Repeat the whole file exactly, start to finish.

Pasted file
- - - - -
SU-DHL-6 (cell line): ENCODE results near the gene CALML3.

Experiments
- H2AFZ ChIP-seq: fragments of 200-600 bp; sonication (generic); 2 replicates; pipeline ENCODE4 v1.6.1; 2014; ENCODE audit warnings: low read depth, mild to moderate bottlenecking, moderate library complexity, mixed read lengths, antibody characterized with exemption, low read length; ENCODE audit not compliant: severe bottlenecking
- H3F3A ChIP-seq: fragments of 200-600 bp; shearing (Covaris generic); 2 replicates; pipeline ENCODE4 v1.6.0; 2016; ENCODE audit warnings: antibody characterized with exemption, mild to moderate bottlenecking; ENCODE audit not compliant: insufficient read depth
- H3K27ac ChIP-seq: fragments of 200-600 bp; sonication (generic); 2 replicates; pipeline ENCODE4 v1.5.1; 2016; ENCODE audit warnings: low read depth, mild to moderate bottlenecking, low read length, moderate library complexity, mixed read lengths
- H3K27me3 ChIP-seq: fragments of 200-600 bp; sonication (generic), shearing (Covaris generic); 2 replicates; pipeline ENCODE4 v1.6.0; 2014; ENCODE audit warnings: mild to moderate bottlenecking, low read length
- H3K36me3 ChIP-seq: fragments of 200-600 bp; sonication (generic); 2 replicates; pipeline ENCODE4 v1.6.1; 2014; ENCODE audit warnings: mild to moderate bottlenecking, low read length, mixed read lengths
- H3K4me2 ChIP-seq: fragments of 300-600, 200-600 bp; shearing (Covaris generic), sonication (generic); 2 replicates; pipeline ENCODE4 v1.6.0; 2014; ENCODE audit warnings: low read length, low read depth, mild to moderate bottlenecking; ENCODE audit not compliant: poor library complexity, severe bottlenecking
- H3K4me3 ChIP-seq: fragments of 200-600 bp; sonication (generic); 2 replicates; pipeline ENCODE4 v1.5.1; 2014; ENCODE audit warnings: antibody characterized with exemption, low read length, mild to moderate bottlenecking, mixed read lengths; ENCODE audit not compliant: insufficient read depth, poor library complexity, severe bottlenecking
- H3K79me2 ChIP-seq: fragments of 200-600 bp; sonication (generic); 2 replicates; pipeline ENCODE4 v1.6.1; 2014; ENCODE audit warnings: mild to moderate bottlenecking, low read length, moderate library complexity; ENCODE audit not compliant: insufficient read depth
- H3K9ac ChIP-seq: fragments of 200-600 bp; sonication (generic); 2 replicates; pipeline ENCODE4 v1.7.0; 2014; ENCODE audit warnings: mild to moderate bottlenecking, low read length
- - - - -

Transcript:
SU-DHL-6 (cell line): ENCODE results near the gene CALML3.

Experiments
- H2AFZ ChIP-seq: fragments of 200-600 bp; sonication (generic); 2 replicates; pipeline ENCODE4 v1.6.1; 2014; ENCODE audit warnings: low read depth, mild to moderate bottlenecking, moderate library complexity, mixed read lengths, antibody characterized with exemption, low read length; ENCODE audit not compliant: severe bottlenecking
- H3F3A ChIP-seq: fragments of 200-600 bp; shearing (Covaris generic); 2 replicates; pipeline ENCODE4 v1.6.0; 2016; ENCODE audit warnings: antibody characterized with exemption, mild to moderate bottlenecking; ENCODE audit not compliant: insufficient read depth
- H3K27ac ChIP-seq: fragments of 200-600 bp; sonication (generic); 2 replicates; pipeline ENCODE4 v1.5.1; 2016; ENCODE audit warnings: low read depth, mild to moderate bottlenecking, low read length, moderate library complexity, mixed read lengths
- H3K27me3 ChIP-seq: fragments of 200-600 bp; sonication (generic), shearing (Covaris generic); 2 replicates; pipeline ENCODE4 v1.6.0; 2014; ENCODE audit warnings: mild to moderate bottlenecking, low read length
- H3K36me3 ChIP-seq: fragments of 200-600 bp; sonication (generic); 2 replicates; pipeline ENCODE4 v1.6.1; 2014; ENCODE audit warnings: mild to moderate bottlenecking, low read length, mixed read lengths
- H3K4me2 ChIP-seq: fragments of 300-600, 200-600 bp; shearing (Covaris generic), sonication (generic); 2 replicates; pipeline ENCODE4 v1.6.0; 2014; ENCODE audit warnings: low read length, low read depth, mild to moderate bottlenecking; ENCODE audit not compliant: poor library complexity, severe bottlenecking
- H3K4me3 ChIP-seq: fragments of 200-600 bp; sonication (generic); 2 replicates; pipeline ENCODE4 v1.5.1; 2014; ENCODE audit warnings: antibody characterized with exemption, low read length, mild to moderate bottlenecking, mixed read lengths; ENCODE audit not compliant: insufficient read depth, poor library complexity, severe bottlenecking
- H3K79me2 ChIP-seq: fragments of 200-600 bp; sonication (generic); 2 replicates; pipeline ENCODE4 v1.6.1; 2014; ENCODE audit warnings: mild to moderate bottlenecking, low read length, moderate library complexity; ENCODE audit not compliant: insufficient read depth
- H3K9ac ChIP-seq: fragments of 200-600 bp; sonication (generic); 2 replicates; pipeline ENCODE4 v1.7.0; 2014; ENCODE audit warnings: mild to moderate bottlenecking, low read length